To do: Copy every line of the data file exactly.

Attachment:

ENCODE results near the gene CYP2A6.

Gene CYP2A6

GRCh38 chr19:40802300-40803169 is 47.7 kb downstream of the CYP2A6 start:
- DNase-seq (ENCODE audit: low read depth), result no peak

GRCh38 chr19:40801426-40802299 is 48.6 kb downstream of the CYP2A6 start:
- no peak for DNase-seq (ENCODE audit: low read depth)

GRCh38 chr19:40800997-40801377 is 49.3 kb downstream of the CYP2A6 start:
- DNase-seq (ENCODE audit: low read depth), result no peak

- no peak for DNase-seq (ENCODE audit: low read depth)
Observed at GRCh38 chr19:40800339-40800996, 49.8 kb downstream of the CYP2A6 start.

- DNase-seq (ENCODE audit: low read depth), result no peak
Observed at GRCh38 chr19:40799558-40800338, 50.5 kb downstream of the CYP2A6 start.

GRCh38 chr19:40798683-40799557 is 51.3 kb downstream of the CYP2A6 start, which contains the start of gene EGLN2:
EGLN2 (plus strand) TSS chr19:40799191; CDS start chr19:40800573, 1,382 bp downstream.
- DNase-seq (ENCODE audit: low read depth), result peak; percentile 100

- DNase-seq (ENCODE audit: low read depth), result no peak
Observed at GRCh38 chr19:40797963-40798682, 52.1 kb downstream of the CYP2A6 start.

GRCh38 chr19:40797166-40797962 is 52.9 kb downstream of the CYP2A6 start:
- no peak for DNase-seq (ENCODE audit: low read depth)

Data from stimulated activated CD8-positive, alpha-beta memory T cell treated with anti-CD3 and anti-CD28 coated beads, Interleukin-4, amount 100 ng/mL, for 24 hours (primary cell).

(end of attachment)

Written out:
ENCODE results near the gene CYP2A6.

Gene CYP2A6

GRCh38 chr19:40802300-40803169 is 47.7 kb downstream of the CYP2A6 start:
- DNase-seq (ENCODE audit: low read depth), result no peak

GRCh38 chr19:40801426-40802299 is 48.6 kb downstream of the CYP2A6 start:
- no peak for DNase-seq (ENCODE audit: low read depth)

GRCh38 chr19:40800997-40801377 is 49.3 kb downstream of the CYP2A6 start:
- DNase-seq (ENCODE audit: low read depth), result no peak

- no peak for DNase-seq (ENCODE audit: low read depth)
Observed at GRCh38 chr19:40800339-40800996, 49.8 kb downstream of the CYP2A6 start.

- DNase-seq (ENCODE audit: low read depth), result no peak
Observed at GRCh38 chr19:40799558-40800338, 50.5 kb downstream of the CYP2A6 start.

GRCh38 chr19:40798683-40799557 is 51.3 kb downstream of the CYP2A6 start, which contains the start of gene EGLN2:
EGLN2 (plus strand) TSS chr19:40799191; CDS start chr19:40800573, 1,382 bp downstream.
- DNase-seq (ENCODE audit: low read depth), result peak; percentile 100

- DNase-seq (ENCODE audit: low read depth), result no peak
Observed at GRCh38 chr19:40797963-40798682, 52.1 kb downstream of the CYP2A6 start.

GRCh38 chr19:40797166-40797962 is 52.9 kb downstream of the CYP2A6 start:
- no peak for DNase-seq (ENCODE audit: low read depth)

Data from stimulated activated CD8-positive, alpha-beta memory T cell treated with anti-CD3 and anti-CD28 coated beads, Interleukin-4, amount 100 ng/mL, for 24 hours (primary cell).